Quote of the Day: “To every man, there comes in his lifetime, that special moment when he is figuratively tapped on the shoulder and offered a chance to do a very special thing, unique to him and fitted to his talents; What a tragedy if that moment should find him unprepared or unqualified for the work which would be his finest hour.”
- Sir Winston Churchill
I really don’t know how to explain what I did today.
I will just blurt out the fact.
I ran 36 miles today.
I know I will lose some of you because of the sheer number of miles that is and as I’ve written about before; the “why” and “how” of such a feat often overshadows the accomplishment. The incredulous reaction for even running that far is common and puts me in the “nut” category before they try to wrap their minds around the fact that I actually did it. And it was hard.
But I’m not writing this for them. I’m already “gone” in their eyes so the rest of this is for those that are actually interested in what it is like to cover 36 miles in a day.
OK, why did I do it? Well, I have a marathon on March 19th and my training plans normally call for the last big run a couple of weeks before followed by a tapering off period to rest up for the marathon. This was that weekend and while the schedule only had about 22 miles, I had lengthened that last year to go a full 26.2 miles.
But a couple of months ago when I was prepping my training schedule for this marathon, I decided I should go real long. I don’t know why but I just had a drive to push it way out there. Add that to the fact that my 8-mile loop was shut down due to bridge construction which meant I was forced to the 9-mile-straight-out and 9-mile-back routine. So my round trips went from 8 miles to 18 miles.
I wanted to do more than 26.2 and the thought popped into my head: out and back.
Once it was there, I could not ignore it. This is a quirk of mine I’ve accepted. And that I have suffered many things as a result of. When it gets in there, I HAVE to accomplish it. That’s why I have to be careful of what I think about.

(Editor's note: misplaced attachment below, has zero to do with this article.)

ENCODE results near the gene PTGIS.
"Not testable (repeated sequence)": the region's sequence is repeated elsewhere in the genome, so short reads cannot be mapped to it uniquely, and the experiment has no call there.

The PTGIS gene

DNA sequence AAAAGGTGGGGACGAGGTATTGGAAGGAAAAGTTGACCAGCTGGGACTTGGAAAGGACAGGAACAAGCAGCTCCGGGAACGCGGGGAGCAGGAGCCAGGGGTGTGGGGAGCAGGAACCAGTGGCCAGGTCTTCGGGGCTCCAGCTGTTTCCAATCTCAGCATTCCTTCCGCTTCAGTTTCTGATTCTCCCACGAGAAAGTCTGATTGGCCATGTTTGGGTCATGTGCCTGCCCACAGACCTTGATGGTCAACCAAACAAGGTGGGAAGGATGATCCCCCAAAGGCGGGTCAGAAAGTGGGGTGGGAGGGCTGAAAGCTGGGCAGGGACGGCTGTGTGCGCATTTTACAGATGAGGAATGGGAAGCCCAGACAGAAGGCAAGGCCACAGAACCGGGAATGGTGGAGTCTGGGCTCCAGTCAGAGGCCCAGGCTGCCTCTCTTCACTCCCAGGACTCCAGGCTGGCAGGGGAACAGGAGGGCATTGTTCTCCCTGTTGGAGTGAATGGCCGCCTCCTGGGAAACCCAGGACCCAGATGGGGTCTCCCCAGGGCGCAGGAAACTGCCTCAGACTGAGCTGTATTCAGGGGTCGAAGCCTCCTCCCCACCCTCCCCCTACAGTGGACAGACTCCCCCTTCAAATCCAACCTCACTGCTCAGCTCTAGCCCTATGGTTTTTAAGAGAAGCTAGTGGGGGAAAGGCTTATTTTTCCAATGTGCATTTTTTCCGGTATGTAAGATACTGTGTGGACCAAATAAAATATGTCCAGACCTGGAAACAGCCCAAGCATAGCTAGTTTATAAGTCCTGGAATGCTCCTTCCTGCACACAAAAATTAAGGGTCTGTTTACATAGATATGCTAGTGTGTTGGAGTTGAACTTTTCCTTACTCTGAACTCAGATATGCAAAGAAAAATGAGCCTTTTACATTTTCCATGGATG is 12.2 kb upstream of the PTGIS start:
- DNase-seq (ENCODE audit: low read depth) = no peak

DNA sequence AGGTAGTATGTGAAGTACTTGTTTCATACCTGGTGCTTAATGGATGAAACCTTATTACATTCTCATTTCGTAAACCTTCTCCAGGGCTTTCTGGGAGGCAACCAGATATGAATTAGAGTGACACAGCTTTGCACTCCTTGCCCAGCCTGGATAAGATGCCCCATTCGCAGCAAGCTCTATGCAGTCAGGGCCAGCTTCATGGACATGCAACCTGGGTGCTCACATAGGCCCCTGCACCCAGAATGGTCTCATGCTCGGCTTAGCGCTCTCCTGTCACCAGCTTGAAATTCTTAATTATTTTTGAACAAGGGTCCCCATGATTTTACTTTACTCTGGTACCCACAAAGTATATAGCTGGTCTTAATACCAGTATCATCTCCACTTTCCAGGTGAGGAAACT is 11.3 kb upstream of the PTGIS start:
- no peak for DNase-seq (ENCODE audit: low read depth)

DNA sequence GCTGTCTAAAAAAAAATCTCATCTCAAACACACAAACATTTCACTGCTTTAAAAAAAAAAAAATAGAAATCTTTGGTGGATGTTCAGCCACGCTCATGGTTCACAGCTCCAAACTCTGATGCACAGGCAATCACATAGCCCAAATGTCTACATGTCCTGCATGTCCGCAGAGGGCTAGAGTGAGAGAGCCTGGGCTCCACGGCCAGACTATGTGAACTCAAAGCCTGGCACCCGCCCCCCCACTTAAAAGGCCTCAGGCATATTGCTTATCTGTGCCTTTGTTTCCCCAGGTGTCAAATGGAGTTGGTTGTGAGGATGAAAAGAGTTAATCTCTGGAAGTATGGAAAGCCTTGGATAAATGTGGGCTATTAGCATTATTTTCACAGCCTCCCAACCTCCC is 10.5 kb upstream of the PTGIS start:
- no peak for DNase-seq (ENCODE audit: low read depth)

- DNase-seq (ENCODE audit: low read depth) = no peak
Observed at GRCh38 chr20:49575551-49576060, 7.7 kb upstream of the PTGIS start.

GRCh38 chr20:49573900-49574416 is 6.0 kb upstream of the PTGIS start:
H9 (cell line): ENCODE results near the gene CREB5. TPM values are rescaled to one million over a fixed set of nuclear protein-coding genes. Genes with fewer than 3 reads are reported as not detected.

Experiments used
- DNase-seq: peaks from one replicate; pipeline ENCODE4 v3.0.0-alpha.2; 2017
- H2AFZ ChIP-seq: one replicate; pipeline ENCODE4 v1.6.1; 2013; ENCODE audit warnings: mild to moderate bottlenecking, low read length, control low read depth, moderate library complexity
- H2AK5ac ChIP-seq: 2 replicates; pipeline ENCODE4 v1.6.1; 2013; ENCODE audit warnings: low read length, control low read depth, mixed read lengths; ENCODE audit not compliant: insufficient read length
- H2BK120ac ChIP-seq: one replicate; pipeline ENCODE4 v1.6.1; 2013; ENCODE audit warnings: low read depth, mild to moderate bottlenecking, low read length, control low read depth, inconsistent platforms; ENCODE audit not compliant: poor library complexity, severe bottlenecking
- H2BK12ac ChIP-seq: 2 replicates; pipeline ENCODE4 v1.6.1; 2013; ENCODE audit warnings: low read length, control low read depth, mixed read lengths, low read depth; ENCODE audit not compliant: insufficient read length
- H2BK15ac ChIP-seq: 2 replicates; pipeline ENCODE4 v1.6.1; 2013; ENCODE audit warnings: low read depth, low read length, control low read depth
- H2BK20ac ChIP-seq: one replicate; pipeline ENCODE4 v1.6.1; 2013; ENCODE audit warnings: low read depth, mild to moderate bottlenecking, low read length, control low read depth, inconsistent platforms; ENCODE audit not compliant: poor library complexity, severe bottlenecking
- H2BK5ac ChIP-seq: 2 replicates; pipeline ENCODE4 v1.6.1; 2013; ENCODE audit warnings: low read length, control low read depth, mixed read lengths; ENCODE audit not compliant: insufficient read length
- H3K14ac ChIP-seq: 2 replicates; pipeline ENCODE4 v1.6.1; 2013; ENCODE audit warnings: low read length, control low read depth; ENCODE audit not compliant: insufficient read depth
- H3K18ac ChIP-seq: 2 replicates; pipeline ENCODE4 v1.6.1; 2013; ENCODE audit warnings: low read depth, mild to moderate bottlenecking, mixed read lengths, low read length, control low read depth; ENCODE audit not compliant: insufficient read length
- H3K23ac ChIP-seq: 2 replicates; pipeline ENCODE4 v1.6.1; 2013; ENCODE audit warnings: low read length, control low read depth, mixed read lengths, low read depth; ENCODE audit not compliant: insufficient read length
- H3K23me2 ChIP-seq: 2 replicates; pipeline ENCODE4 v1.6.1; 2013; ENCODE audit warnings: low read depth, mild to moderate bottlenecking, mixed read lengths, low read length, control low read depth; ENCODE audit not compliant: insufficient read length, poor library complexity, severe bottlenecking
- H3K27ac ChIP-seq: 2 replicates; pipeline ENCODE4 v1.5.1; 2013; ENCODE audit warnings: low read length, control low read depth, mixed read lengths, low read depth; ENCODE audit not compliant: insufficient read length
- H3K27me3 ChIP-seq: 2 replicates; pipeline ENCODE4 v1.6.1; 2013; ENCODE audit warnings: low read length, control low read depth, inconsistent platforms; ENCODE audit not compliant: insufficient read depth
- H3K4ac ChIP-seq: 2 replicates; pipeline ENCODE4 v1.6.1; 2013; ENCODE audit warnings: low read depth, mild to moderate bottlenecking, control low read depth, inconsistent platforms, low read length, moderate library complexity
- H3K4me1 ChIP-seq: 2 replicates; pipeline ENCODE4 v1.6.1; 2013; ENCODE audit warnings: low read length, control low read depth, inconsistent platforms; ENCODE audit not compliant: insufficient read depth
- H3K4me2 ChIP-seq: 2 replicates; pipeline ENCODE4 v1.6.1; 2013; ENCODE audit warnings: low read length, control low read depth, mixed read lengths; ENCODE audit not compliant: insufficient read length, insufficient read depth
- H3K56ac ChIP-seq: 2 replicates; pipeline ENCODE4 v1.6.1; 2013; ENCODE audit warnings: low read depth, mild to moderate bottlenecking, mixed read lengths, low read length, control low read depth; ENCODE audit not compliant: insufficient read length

This is what got me into marathoning in the first place. And ultras. And back to back marathons a week apart with a 50 miler tacked on two weeks later. The ultimate example is the Badwater which is the only one on the list I have yet to accomplish. Yet.
Anyway, I got it in my head that I needed to go out and back and out and back for a grand total of 36 miles.
Simple as that.
After two days of computer work, I was ready to get out of the house but I have to admit, I was a little scared. I had only gone longer than a standard marathon distance twice in my life, both 50-mile races and that was years ago. I had been busy geeking on the computer and had not run since Tuesday (on the lame excuse of saving up energy for the big run.)
I really didn’t have a plan that differed than my normal long runs but I knew I had better get enough fuel in me so Carrie made me eggs and toast before I left. I figured that would hold me the first half and then I came up with the idea of a PB&J for the carbs, protein, and sugars. My plan was to gobble it down with raisins, some applesauce, and as much Gatorade as I could stomach before taking on the second 18 miles.
The weather was ideal. It’s supposed to get cold tomorrow but today was only supposed to see a little wind that never really showed up. The entire day was running weather and it was one huge relief because I had enough to deal with in sheer mileage.
I started at 0830 with a full camelback, 3 packets of Gu, and a can of Red Bull.
You cannot even start to think about the entire distance so to stay sane, I only let myself break it into halves. This was going to be two 18 mile runs that just happen to go back to back. Out there and back, that was it.
Furthermore, I tried to only think about the 9 mile leg I was on. Just get out there in 1 hour and a half.